Helpful Links:

Young Minds

NHS – A guide to mental health services in England

Special thanks 

My family, including my mother and sister who are outstanding contributors to the Mental Health profession.

University academics, including Stephanie Jones and Fiona Bledge, for their compassion during difficult times.

University of Central Lancashire Counselling Service.

 

 

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Resilience, skills and employability through the ‘China experience’

A fantastic blog from Monira Ahmed, an international careers enthusiast within the University of Central Lancashire Careers Service. Thank you for the opportunity to collaborate!

Everything Careers

For anyone looking to enrich their university education and gain a unique set of skills and experiences, China is definitely a place to visit.

China’s global education and economic influence is still continuing; it dominates the list of leading universities in the developing world, and it’s strategic importance for UK companies is well illustrated with the ‘One Belt, One Road’ initiative; launched by the Chinese president in 2013, it sets out to improve and create new trade routes, links and business opportunities between China and over 60 countries across Europe, Asia, Middle East and Africa. As the report highlights, the ‘potential exists for powerful partnerships between British and Chinese companies.’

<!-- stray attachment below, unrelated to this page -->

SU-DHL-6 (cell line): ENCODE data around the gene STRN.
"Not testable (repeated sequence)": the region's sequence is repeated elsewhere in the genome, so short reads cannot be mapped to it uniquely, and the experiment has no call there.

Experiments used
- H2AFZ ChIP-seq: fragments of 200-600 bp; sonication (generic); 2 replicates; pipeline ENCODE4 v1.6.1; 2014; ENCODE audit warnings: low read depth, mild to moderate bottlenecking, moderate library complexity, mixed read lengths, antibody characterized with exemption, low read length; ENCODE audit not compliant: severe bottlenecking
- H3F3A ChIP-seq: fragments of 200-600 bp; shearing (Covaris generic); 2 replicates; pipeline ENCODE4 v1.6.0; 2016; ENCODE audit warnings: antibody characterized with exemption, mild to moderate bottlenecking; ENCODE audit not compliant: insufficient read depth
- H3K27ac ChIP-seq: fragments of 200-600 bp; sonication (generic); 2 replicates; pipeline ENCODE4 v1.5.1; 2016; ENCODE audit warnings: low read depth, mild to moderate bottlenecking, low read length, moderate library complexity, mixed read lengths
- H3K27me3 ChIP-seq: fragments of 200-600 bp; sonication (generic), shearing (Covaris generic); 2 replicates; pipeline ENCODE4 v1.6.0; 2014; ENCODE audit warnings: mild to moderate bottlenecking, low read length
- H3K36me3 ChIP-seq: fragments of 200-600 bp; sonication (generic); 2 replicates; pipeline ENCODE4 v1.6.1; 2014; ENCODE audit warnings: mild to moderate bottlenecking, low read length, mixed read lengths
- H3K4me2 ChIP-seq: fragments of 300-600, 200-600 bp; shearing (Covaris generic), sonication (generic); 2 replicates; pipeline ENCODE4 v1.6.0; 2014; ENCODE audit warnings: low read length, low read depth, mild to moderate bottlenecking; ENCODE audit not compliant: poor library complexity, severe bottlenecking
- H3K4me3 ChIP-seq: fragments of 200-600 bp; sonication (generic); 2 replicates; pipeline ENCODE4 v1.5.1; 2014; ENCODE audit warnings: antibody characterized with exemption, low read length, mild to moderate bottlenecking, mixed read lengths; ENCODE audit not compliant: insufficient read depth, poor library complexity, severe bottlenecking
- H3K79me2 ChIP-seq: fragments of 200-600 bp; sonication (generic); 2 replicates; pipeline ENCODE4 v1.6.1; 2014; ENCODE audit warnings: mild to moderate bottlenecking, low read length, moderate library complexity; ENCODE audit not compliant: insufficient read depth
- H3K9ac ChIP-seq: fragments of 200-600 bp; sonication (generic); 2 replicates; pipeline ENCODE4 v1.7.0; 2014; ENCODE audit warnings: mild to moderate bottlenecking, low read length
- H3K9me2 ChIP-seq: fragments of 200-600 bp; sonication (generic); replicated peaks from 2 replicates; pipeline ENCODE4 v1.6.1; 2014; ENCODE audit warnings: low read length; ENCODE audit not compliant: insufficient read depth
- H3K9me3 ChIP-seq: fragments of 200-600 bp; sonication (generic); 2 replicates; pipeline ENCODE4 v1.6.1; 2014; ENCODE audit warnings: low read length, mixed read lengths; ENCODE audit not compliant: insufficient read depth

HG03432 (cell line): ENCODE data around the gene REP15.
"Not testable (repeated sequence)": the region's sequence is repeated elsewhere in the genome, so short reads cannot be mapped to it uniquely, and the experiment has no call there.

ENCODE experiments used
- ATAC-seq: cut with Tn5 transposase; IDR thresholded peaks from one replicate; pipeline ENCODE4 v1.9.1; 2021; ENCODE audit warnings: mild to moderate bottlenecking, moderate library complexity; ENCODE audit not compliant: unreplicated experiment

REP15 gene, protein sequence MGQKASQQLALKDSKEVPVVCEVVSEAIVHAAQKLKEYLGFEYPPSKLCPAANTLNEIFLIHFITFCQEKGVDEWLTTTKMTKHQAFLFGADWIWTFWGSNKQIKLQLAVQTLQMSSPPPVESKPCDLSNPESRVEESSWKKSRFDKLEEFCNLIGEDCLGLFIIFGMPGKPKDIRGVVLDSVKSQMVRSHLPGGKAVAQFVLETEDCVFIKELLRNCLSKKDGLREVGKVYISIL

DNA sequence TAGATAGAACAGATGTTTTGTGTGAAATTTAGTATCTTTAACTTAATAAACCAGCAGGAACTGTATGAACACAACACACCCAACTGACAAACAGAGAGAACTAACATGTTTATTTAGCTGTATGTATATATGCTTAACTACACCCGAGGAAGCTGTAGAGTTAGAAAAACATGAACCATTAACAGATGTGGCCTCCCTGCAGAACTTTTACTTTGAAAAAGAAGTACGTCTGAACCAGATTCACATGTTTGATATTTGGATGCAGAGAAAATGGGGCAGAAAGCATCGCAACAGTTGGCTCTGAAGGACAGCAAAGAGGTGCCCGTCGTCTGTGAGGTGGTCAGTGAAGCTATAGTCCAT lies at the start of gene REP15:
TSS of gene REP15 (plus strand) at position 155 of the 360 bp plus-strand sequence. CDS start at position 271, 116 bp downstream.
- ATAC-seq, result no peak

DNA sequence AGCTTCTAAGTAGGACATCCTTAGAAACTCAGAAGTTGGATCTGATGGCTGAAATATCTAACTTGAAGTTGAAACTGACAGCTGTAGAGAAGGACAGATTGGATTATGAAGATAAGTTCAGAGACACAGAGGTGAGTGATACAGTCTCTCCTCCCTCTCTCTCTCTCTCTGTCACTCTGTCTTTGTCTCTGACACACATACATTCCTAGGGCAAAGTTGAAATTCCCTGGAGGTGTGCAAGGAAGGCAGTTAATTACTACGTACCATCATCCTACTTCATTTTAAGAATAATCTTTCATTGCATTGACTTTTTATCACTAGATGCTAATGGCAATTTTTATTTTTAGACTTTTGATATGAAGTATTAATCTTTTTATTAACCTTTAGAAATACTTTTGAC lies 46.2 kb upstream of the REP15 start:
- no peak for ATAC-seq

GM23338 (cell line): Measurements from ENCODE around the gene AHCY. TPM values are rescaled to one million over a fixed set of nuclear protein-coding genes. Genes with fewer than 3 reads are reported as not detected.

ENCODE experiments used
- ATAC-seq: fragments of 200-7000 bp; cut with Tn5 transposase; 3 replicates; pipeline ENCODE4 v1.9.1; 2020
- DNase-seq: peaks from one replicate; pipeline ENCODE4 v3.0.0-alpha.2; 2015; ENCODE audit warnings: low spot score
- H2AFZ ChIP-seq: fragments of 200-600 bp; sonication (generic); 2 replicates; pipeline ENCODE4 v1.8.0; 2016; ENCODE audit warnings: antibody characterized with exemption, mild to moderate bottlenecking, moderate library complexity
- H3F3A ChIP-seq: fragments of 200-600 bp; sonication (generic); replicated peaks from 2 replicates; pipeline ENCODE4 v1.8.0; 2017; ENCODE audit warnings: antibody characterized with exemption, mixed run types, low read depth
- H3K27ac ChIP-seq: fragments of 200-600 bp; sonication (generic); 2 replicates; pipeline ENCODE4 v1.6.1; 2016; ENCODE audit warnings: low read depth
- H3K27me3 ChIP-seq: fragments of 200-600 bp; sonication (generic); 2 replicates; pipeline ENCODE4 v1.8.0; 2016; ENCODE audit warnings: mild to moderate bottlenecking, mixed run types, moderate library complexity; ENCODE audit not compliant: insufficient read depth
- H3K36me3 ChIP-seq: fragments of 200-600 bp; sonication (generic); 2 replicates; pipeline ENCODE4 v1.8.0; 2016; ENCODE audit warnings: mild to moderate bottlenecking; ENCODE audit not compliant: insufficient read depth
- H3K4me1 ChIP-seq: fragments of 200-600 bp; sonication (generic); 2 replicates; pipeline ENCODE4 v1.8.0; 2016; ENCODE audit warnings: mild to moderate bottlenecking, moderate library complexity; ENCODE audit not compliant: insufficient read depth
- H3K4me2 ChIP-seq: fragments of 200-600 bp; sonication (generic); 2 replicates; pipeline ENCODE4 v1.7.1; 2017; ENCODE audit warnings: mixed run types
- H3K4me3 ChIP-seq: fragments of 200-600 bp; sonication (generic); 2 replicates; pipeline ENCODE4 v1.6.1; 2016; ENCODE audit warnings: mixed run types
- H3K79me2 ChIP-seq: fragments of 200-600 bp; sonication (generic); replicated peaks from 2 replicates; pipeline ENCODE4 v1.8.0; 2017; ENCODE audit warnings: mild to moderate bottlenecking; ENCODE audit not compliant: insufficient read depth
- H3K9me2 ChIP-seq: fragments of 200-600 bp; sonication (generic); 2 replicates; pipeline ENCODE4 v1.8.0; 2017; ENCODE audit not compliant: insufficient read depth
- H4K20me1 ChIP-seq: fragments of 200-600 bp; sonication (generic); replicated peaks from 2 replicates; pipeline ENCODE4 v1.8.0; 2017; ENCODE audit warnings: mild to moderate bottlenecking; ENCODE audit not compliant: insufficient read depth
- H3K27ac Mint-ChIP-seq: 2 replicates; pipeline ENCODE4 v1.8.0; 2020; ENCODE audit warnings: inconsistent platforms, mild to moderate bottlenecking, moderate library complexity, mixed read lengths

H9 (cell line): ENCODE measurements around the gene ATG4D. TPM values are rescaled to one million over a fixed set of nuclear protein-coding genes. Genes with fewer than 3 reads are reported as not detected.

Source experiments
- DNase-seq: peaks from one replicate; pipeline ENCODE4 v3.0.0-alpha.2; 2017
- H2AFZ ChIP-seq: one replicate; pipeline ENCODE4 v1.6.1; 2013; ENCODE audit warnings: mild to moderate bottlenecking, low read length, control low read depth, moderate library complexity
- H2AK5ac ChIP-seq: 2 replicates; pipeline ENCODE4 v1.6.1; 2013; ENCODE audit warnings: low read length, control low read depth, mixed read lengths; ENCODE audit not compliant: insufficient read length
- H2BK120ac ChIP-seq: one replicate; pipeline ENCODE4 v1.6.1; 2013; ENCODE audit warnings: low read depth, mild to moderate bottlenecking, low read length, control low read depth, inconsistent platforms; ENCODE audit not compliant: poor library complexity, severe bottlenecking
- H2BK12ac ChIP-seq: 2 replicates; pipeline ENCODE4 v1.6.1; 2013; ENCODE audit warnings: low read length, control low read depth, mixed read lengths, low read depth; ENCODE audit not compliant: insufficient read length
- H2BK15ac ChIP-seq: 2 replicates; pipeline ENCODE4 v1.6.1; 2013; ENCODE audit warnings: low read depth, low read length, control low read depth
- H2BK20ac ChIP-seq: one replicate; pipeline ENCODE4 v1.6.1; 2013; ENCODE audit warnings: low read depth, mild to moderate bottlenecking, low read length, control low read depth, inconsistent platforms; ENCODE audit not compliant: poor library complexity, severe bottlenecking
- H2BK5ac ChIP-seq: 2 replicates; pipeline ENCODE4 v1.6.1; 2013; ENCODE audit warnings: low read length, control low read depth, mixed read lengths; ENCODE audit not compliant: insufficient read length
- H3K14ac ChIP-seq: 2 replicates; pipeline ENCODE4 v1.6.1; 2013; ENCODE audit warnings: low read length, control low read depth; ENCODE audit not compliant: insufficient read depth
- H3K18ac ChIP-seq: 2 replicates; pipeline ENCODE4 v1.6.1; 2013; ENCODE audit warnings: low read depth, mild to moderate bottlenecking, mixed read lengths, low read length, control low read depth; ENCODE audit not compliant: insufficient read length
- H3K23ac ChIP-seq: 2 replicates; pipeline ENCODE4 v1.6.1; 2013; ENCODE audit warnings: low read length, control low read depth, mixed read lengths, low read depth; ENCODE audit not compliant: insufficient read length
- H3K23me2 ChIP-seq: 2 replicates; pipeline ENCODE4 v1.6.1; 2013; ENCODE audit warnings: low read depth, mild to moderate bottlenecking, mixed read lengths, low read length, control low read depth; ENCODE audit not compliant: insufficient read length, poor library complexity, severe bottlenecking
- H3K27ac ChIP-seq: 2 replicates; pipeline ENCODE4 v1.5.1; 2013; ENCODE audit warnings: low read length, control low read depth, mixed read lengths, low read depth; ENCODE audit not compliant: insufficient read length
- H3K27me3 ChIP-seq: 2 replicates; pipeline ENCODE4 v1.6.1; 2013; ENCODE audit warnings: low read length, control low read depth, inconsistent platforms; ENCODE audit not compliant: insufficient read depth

With a wide range of study and work experience programmes, China has become more accessible for today’s students and graduates. And the good news is that steps have been taken to provide opportunities for students who may not ordinarily consider going to the country.

One initiative has been the…

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‘Preparing students for entry to the solicitors’ profession’ with The Law Society

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Earlier this year, The Law Society of England and Wales invited all aspiring solicitors to attend their free October event ‘Preparing students for entry into the solicitors’ profession’ in their London office, a short walk from Chancery Lane. This was an extremely insightful event – to all of those who missed it, you have the convenience of being able to read all about it here on my blog!